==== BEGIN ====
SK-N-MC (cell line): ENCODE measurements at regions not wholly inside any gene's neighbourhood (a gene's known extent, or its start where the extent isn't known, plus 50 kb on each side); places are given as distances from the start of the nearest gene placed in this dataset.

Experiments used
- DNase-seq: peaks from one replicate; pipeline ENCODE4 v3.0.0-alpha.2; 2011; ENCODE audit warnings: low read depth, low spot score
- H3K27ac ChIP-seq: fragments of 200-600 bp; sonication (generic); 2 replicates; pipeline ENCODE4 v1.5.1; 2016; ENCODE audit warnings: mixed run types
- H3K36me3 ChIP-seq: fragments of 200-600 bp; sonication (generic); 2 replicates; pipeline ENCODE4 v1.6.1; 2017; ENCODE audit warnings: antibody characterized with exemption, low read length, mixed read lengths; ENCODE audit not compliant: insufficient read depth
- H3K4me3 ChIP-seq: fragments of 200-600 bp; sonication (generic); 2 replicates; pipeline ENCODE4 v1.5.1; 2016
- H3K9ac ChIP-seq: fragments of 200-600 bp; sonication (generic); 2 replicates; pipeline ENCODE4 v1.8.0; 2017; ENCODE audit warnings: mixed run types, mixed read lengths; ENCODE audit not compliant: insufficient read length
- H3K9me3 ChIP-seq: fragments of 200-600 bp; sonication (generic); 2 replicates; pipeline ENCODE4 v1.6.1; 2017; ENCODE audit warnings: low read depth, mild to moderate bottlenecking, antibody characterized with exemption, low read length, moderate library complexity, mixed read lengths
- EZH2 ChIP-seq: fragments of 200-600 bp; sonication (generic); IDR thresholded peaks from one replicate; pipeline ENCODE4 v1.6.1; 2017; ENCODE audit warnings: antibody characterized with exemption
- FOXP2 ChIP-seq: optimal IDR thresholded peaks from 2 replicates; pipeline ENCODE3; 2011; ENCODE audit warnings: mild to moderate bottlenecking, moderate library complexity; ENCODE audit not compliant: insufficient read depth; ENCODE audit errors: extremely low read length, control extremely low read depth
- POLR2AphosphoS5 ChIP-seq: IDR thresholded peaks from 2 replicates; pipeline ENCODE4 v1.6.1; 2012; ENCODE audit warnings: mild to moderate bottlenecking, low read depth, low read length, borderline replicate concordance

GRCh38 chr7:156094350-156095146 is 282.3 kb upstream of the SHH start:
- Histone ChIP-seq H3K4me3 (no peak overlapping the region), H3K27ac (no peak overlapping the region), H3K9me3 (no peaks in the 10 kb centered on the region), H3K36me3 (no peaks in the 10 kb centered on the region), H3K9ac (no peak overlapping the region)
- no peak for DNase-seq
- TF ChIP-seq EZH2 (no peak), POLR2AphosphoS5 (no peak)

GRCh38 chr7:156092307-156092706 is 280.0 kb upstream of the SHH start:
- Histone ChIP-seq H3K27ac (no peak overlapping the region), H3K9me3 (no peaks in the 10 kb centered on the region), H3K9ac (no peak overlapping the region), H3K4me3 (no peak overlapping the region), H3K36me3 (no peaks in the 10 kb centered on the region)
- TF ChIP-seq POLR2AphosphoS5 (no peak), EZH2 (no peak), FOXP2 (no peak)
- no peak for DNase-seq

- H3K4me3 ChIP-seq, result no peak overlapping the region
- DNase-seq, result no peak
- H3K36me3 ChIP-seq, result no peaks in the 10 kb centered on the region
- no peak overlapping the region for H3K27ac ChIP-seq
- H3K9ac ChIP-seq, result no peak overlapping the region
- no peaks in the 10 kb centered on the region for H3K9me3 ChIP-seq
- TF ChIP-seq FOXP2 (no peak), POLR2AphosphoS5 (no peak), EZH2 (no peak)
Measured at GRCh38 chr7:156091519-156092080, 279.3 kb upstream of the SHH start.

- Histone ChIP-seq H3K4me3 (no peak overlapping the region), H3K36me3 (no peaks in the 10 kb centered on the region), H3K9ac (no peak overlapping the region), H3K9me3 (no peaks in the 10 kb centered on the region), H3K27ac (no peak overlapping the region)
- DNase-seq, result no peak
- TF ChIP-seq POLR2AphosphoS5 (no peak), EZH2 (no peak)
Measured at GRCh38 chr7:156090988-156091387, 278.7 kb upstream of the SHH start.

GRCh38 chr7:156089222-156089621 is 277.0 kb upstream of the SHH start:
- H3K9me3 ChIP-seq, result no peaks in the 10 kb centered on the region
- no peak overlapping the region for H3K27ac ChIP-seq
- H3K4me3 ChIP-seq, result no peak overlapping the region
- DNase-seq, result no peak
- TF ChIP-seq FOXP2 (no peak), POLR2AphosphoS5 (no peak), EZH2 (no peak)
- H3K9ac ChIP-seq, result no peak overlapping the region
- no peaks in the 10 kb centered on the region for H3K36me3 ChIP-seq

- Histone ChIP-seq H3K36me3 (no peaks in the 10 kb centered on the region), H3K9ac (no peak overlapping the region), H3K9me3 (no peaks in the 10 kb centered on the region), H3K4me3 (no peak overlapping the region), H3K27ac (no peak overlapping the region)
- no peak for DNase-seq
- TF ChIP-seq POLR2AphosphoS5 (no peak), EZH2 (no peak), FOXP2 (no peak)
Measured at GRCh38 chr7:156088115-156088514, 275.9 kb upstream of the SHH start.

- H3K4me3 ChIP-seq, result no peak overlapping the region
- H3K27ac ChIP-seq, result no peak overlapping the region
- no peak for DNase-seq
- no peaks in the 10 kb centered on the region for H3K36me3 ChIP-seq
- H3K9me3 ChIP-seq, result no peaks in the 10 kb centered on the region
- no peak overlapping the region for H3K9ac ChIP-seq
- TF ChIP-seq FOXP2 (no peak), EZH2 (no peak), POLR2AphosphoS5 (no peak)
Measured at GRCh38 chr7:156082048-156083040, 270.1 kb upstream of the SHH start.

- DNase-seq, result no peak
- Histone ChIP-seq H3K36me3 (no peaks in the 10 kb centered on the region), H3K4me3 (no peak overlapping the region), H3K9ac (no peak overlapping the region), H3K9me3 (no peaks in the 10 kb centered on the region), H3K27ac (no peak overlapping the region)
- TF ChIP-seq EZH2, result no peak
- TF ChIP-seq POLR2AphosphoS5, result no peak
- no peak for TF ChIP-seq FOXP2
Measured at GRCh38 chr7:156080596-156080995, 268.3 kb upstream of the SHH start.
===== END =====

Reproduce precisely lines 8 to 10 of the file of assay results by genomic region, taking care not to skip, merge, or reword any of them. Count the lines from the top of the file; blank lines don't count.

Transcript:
- H3K9me3 ChIP-seq: fragments of 200-600 bp; sonication (generic); 2 replicates; pipeline ENCODE4 v1.6.1; 2017; ENCODE audit warnings: low read depth, mild to moderate bottlenecking, antibody characterized with exemption, low read length, moderate library complexity, mixed read lengths
- EZH2 ChIP-seq: fragments of 200-600 bp; sonication (generic); IDR thresholded peaks from one replicate; pipeline ENCODE4 v1.6.1; 2017; ENCODE audit warnings: antibody characterized with exemption
- FOXP2 ChIP-seq: optimal IDR thresholded peaks from 2 replicates; pipeline ENCODE3; 2011; ENCODE audit warnings: mild to moderate bottlenecking, moderate library complexity; ENCODE audit not compliant: insufficient read depth; ENCODE audit errors: extremely low read length, control extremely low read depth